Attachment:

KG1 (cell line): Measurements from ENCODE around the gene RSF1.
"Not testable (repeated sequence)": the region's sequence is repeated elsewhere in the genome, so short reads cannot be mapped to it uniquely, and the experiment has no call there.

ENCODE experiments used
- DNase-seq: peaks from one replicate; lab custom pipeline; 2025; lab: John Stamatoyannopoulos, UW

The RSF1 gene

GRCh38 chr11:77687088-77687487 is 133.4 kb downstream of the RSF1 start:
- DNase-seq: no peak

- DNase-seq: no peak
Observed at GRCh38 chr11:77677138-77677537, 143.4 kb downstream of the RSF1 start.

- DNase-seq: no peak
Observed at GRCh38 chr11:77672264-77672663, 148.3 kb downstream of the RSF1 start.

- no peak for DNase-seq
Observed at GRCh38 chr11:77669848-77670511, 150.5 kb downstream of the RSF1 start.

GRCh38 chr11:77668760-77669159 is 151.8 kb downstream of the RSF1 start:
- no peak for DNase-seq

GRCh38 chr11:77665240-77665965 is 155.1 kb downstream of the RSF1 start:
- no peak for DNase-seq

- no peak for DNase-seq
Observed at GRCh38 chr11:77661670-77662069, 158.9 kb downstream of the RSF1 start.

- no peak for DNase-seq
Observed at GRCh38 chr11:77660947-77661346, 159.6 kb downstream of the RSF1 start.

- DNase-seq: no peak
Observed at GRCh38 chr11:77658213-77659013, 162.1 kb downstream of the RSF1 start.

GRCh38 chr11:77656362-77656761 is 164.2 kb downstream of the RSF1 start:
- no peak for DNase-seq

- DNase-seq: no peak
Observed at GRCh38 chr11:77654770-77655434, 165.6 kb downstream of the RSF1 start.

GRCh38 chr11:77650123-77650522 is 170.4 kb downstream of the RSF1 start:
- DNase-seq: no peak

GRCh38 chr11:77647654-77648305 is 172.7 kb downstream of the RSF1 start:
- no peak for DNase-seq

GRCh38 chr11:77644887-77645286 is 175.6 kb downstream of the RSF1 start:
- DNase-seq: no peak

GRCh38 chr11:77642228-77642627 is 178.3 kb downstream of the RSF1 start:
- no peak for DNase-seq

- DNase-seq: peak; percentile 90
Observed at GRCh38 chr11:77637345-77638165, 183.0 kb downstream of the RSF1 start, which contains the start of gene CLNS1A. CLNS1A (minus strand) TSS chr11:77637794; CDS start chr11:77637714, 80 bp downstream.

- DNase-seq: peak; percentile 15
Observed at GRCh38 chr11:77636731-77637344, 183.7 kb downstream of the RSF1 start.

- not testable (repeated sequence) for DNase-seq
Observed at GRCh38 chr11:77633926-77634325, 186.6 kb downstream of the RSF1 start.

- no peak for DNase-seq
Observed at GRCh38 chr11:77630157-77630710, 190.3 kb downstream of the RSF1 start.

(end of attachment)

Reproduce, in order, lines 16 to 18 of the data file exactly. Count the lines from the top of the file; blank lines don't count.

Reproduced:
GRCh38 chr11:77665240-77665965 is 155.1 kb downstream of the RSF1 start:
- no peak for DNase-seq

- no peak for DNase-seq